PHILADELPHIA — A silver inkstand and a chair carved with a rising sun are the only original pieces left in the assembly room at Philadelphia's Independence Hall, where representatives of the 13 colonies met to debate, deliberate on and finally deliver to an embryonic nation the four-page parchment document that would become the Constitution of the United States.
Now, 200 years after the signing of the Constitution, the country is launching a coast-to-coast celebration.
It will bring the entire U.S. Congress to Philadelphia for a one-day session in a specially constructed space-age pavilion. It will include a television special by the producers of the Statue of Liberty Weekend ceremonies and flood the country with approved souvenirs varying from tote bags to California wines with special labels.
Framework of Democracy
Planners hope the pomp will not overshadow the opportunity to re-examine the document that has laid a framework of democratic government for countries around the world.
"This is an occasion for a history and civics lesson for everyone," says former Chief Justice Warren E. Burger, chairman of the Commission on the Bicentennial of the United States Constitution.
The celebration has been in the works, both nationally and locally in Philadelphia, for more than two years. The national commission, which Burger agreed to direct upon his retirement from the court last year, has received $25.2 million from Congress to sponsor and coordinate activities.
However, compared to the nation's Bicentennial and the Statue of Liberty, which were celebrated in highly successful national galas in 1976 and 1986, the Constitution may not be as natural a centerpiece for a party.
According to a recent poll conducted for the Hearst Corp., more than a fourth of Americans think the Constitution's purpose was to declare independence from England. Fifty-nine percent of those surveyed did not know the Bill of Rights was the charter's first 10 amendments.
"We have taken it for granted," Burger lamented. " . . . It's not as easy to focus on."
By year's end, he hopes that will have changed.
"We want to put the emphasis on the history--how difficult it was, how we almost didn't get the Constitution," he said recently.
When the 55 delegates to the Constitutional Convention met in Philadelphia in May of 1787, the survival of the nation was at stake.
Economy in Depression
Under the Articles of Confederation passed 10 years earlier, the economy had fallen into depression, currency was unstable and the massive debt left from the War of Independence was unpaid. A weak central government, with no independent executive or power to tax, was unable to make effective treaties with other countries or regulate trade between the states, which acted virtually as autonomous nations.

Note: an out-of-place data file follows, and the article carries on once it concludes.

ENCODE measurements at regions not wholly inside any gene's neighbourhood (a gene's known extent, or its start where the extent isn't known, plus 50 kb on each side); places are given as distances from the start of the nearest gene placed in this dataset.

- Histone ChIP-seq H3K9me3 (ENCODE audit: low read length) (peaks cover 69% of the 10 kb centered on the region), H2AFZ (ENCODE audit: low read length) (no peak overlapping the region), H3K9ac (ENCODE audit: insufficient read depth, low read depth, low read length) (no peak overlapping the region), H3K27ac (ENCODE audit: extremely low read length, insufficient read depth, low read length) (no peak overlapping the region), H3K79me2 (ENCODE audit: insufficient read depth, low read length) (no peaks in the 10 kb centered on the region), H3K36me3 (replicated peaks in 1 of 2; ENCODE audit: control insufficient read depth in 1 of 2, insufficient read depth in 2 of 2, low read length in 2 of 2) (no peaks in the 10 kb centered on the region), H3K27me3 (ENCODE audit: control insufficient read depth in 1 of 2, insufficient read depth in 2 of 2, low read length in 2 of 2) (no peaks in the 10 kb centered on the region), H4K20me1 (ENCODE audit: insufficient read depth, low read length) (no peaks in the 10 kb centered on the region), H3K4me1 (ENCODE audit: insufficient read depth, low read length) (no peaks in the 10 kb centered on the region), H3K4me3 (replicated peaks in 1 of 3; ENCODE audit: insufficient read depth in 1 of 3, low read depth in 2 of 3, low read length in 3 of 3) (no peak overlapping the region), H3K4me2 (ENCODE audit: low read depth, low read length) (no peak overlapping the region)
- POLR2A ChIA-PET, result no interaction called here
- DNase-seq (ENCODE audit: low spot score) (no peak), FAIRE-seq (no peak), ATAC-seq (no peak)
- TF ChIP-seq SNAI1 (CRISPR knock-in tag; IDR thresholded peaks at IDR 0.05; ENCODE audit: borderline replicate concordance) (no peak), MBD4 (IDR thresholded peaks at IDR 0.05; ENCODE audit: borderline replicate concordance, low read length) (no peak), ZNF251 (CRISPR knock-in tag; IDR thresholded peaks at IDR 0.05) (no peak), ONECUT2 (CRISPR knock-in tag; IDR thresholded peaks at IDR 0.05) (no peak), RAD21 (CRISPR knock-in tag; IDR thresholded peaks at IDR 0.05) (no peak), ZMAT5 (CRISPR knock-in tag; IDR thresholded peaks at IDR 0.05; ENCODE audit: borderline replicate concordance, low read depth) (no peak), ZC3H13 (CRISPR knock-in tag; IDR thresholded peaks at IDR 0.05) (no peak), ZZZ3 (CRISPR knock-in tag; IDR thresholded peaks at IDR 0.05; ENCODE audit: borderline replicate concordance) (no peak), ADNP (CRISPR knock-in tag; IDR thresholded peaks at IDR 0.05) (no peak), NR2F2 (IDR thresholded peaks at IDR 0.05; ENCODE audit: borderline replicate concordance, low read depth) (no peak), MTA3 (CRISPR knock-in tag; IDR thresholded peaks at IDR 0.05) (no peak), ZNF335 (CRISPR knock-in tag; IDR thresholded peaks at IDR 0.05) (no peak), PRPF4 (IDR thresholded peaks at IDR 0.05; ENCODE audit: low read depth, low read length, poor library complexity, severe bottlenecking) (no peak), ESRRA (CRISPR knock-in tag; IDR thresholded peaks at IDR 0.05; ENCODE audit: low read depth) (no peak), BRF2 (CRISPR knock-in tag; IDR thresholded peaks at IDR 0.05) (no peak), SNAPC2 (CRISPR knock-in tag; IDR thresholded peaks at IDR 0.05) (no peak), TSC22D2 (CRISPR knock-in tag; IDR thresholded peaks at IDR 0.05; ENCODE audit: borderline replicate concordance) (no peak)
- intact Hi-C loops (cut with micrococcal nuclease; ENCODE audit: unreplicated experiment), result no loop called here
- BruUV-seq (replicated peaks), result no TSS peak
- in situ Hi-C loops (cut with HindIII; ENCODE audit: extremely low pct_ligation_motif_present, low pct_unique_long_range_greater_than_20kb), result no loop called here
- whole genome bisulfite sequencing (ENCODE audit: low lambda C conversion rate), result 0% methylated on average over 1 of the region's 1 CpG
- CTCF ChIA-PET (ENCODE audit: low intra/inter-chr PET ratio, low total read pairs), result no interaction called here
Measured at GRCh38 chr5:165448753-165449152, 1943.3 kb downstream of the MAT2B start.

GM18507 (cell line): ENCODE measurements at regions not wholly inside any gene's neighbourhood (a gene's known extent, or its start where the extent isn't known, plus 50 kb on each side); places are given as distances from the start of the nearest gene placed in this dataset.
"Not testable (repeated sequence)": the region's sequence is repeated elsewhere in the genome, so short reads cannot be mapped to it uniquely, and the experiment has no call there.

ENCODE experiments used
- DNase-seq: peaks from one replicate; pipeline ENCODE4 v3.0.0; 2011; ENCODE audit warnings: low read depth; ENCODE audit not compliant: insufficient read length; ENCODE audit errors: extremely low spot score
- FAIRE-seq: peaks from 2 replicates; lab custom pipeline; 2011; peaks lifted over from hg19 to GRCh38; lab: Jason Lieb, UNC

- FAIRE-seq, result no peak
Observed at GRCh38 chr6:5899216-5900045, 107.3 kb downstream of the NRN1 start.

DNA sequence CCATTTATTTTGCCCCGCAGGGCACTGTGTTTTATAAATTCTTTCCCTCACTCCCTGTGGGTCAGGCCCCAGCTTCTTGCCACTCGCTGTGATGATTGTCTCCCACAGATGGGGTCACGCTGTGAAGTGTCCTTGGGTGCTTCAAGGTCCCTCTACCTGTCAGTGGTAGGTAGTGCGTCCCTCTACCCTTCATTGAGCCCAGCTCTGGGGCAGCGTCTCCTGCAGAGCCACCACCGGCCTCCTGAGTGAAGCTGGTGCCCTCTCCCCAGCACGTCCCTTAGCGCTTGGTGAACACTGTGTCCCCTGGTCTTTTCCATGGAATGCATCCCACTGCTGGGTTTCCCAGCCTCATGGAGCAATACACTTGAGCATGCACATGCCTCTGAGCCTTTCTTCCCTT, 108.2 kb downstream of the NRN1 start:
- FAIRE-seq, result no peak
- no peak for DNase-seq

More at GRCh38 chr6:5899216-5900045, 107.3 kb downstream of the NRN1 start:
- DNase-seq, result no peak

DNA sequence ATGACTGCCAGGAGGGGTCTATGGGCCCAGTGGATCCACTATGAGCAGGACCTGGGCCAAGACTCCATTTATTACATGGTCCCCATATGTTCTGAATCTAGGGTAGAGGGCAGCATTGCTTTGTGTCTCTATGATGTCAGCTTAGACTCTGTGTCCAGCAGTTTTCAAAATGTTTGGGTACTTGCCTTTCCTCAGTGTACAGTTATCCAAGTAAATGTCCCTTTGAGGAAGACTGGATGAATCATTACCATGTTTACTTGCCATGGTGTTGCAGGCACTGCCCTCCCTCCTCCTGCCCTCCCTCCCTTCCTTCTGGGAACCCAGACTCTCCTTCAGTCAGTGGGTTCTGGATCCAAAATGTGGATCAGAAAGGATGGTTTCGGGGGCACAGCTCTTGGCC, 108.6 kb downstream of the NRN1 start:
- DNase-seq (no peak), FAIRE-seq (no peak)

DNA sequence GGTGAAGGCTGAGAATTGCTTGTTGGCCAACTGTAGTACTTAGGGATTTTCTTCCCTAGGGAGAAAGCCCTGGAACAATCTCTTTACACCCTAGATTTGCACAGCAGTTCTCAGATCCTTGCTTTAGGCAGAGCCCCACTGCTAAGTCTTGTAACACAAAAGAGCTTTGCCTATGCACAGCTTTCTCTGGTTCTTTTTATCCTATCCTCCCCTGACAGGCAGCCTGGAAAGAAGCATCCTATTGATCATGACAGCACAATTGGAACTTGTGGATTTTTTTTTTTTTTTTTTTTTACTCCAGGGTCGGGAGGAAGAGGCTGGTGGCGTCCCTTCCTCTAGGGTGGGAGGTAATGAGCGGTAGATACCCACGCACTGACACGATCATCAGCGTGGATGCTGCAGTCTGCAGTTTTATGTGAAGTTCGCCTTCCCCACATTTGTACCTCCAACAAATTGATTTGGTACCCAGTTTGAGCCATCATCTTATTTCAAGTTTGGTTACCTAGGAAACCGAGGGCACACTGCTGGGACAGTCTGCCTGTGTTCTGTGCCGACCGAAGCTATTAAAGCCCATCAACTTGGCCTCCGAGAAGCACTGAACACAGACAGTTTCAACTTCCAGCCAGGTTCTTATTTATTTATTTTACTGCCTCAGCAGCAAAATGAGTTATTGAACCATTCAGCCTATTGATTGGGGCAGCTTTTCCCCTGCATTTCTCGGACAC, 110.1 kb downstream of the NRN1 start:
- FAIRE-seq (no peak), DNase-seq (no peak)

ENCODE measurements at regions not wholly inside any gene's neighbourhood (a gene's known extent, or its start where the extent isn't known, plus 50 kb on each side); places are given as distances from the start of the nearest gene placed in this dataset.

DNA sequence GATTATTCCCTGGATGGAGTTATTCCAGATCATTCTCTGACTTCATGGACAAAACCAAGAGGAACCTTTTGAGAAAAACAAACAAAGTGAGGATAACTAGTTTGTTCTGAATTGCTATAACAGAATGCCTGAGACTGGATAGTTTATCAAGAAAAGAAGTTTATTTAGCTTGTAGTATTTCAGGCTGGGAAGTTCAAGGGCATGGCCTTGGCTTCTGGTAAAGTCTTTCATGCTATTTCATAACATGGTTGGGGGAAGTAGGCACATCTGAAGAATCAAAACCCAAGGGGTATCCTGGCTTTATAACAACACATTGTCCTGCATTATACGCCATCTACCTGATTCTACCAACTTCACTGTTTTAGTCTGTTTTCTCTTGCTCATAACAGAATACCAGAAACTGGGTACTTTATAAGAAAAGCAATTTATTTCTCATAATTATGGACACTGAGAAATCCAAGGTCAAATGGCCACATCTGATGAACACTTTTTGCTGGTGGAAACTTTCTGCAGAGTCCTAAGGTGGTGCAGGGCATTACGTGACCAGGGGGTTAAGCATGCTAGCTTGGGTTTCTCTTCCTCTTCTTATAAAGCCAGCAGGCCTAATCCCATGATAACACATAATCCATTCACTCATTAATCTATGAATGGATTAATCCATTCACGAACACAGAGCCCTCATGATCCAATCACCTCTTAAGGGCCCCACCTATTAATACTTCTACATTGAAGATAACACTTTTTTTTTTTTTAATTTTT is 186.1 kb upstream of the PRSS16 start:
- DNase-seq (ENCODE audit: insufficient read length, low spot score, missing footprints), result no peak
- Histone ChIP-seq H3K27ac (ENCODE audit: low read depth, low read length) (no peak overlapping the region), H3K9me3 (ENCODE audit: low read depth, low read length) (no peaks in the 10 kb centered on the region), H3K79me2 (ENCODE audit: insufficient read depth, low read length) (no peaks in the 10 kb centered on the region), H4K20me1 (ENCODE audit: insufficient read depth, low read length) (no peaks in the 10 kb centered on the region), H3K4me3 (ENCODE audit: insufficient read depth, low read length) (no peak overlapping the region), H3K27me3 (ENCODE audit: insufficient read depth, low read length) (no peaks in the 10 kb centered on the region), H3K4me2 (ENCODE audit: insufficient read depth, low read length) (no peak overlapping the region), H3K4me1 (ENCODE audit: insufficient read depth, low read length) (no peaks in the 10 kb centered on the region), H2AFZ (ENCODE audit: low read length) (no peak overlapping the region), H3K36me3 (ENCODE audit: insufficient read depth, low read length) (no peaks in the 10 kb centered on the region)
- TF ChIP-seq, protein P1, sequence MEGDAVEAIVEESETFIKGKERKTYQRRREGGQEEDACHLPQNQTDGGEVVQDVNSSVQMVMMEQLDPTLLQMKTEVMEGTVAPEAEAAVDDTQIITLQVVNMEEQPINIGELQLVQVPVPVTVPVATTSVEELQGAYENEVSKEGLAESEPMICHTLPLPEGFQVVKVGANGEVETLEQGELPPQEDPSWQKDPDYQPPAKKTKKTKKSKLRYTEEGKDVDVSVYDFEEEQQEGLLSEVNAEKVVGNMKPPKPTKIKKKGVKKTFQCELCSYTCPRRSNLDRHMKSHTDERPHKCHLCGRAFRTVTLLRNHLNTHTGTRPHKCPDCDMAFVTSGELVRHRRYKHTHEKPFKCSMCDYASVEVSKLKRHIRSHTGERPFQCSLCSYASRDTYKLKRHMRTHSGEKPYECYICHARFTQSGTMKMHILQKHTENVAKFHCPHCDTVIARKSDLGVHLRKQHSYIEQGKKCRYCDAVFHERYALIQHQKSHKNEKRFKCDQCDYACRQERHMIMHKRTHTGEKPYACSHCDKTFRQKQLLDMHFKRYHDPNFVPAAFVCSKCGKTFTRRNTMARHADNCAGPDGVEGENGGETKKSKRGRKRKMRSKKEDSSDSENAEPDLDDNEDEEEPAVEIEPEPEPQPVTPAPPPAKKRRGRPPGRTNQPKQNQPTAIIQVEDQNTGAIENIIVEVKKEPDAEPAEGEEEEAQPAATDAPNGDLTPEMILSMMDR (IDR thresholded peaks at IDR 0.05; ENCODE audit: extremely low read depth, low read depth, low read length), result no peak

With many representatives wary of any hint of tyranny, it was uncertain whether any agreement on a workable system could be reached, or whether the states should just go their separate ways. But over the next four months, the delegates, meeting in secret sessions and pitting heatedly the rights of states against the need for centralized power, hammered out a compromise that established the three branches of government and framed a system flexible enough to withstand 200 years of dynamic change.
The big breakthrough came on July 16, 1787, when the "Great Compromise" established Congress as we know it today: a lower house whose representation is based on population, and an upper house with two delegates from each state.
'We the People . . . '
Two months later, on Sept. 17, 39 of the delegates signed the four-page document, opening with the now famous preamble, "We the People of the United States, in order to form a more perfect union. . . ." Then they returned home to tell the people what they had done.
It was, in the words of New York Rep. Sol Bloom, who chaired the sesquicentennial observance, "one of the greatest sessions of the wise men in the history of the world."
Although there have been two previous constitutional celebrations, in 1887 and 1937, this year's tribute to the feat is designed to be the most elaborate and lavish of all.
No medium or method will be overlooked. Kitsch will commingle with historical scholarship.
For starters, to better acquaint people with the honoree, 100 million copies of the Constitution will be distributed by corporations nationwide--equivalent to 30 copies for each of the 3.9 million people in the nation when it was signed.
Hundreds of lectures, symposiums and study groups will be held in cities to review the history of the Constitution and analyze its articles. AT&T will offer recorded historical messages on a toll free telephone number, 1-800-3-B-PROUD, and Texas billionaire H. Ross Perot is expected to display the 1297 copy of the Magna Charta, the English document that set the precedent for civil and political liberties. Perot purchased it for $1.5 million in England two years ago.